DOOM Open Source Release (by id-Software)

DOOM Alternatives

Similar projects and alternatives to DOOM

NOTE: The number of mentions on this list indicates mentions on common posts plus user suggested alternatives. Hence, a higher number means a better DOOM alternative or higher similarity.

DOOM reviews and mentions

Posts with mentions or reviews of DOOM. We have used some of these posts to build our list of alternatives and similar projects. The last one was on 2024-01-17.
  • Doom Released Under GPLv2
    4 projects | | 17 Jan 2024
    commercially exploit or use for any commercial purpose."


    4 projects | | 17 Jan 2024
    This Github repo was previously released with this license:

    4 projects | | 17 Jan 2024
  • GTA 5 source code leaks online
    3 projects | | 25 Dec 2023
    The original Doom had third-party audio playback routines, so the source came with a rewritten sound server:

        The bad news:  this code only compiles and runs on linux.  We couldn't
  • Software Disenchantment
    5 projects | | 23 Oct 2023
    Here's a repo for you with no test coverage and no auto-generated DI. They using unsafe pointers all over the place, too!

    Shall I prepare the postage for the letter in which you'll call John Carmack an MBA? Should we send another to Chris Sawyer? I heard he didn't even write a formal design doc for Roller Coaster Tycoon!

  • Ask HN: Good practices for my first C project
    3 projects | | 18 Oct 2023
    cURL is one of the most used C libs and is an example of good quality C code. If you follow the style used there, see e.g. (and associated dynhds.c) you will be good.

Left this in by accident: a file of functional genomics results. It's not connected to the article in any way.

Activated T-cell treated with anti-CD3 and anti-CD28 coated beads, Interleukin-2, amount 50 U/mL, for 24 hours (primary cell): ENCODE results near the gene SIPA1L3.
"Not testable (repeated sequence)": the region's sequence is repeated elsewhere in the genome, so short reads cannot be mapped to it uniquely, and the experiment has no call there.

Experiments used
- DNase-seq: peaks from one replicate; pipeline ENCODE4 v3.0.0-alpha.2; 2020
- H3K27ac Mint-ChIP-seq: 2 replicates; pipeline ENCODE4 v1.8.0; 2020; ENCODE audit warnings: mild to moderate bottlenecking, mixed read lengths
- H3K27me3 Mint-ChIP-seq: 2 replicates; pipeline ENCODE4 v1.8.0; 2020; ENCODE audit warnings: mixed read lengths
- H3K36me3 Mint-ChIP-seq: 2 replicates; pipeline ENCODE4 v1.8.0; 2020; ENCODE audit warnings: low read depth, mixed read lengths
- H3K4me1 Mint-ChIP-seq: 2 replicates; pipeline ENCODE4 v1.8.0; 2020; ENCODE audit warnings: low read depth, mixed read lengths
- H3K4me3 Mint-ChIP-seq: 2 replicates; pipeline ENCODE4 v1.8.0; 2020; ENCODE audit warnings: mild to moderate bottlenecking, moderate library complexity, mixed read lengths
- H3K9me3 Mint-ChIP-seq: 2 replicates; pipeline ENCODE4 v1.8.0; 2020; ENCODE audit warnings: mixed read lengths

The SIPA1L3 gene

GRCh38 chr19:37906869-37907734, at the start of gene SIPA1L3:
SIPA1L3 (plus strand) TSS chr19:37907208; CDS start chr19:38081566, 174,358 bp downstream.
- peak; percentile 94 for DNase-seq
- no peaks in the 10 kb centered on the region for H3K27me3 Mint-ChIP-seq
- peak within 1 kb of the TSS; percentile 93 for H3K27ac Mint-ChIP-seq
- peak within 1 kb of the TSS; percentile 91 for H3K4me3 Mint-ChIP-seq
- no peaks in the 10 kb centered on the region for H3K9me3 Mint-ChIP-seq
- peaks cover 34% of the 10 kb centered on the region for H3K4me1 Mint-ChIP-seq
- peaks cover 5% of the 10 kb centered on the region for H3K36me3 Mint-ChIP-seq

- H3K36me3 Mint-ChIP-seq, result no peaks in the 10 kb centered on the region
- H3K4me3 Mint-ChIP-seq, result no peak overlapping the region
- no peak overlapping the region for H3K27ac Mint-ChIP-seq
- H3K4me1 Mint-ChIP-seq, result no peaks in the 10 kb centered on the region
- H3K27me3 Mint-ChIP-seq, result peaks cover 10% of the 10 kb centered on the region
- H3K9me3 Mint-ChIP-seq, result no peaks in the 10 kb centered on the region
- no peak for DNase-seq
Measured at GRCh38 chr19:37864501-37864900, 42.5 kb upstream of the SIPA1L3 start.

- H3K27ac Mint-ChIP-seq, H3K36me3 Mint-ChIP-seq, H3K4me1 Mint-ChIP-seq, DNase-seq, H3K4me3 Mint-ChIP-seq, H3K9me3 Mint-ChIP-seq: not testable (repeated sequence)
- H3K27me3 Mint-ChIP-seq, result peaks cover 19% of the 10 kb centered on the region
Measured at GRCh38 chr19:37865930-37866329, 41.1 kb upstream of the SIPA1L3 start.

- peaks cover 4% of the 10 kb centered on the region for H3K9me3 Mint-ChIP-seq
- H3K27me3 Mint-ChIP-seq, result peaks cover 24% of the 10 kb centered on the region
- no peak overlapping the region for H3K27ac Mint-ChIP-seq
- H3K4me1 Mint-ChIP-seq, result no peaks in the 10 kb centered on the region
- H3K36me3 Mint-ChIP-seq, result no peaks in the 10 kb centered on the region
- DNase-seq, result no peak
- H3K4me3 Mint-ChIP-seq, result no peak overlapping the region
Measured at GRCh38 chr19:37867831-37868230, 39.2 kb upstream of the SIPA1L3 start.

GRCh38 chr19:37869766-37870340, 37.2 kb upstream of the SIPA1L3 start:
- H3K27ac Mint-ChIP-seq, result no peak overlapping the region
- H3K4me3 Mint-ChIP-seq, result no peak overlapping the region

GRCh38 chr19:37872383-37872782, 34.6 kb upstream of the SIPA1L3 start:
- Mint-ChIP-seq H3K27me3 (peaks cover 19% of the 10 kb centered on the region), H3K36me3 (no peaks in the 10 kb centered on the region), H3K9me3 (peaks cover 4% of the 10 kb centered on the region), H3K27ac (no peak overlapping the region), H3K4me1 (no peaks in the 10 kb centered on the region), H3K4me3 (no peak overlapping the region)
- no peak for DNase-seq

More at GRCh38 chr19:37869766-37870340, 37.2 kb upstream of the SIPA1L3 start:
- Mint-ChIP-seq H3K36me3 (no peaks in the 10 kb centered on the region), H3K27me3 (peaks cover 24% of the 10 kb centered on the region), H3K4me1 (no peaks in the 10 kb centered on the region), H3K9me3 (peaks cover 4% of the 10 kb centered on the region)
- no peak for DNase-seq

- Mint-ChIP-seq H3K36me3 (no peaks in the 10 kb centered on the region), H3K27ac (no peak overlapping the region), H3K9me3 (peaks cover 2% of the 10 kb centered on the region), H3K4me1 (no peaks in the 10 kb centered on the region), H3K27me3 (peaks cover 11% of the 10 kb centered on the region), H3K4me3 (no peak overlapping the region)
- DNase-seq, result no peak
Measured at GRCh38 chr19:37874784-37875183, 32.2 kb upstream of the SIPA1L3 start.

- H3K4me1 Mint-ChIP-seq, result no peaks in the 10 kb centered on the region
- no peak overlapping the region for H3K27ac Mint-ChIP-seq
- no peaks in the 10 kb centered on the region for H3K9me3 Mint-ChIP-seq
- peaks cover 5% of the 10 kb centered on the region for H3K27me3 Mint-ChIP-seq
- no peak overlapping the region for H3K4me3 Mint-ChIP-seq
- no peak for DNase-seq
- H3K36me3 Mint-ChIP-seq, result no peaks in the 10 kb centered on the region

Looking at the source of some of the old game-engines from the era that have since been released as open-source can also be helpful, like

    In both cases notice how simple and elegant a lot of the code is. There is already enough complexity inherent in the problem they are solving, and that is where the focus should be.

    Any IDE with a working language server to make it easy to jump around and refactor should work fine. Limitations might be due to the C language itself?

    Error handling on such a fixed platform does not need to be super-advanced. You should always be within the confines of the system so there shouldn't be much that can go wrong. If stuff goes wrong anyway just being able call a function Fatal("FooBar failed with code 34") when unexpected stuff happens and have it log somewhere to be able to dig around should be enough. You never need to be able to recover and retry.

    Make sure to use or a similar tool when developing outside of the PSOne.

    That said, consider statically allocating global buffers for most stuff and avoid using the heap for most stuff.

    Good luck working within the confines of the PSOne! Many hackers have pulled the hair from their head on that platform ;)

  • Ask HN: Where do I find good code to read?
    22 projects | | 24 Aug 2023
  • Running Stable Diffusion in 260MB of RAM
    3 projects | | 20 Jul 2023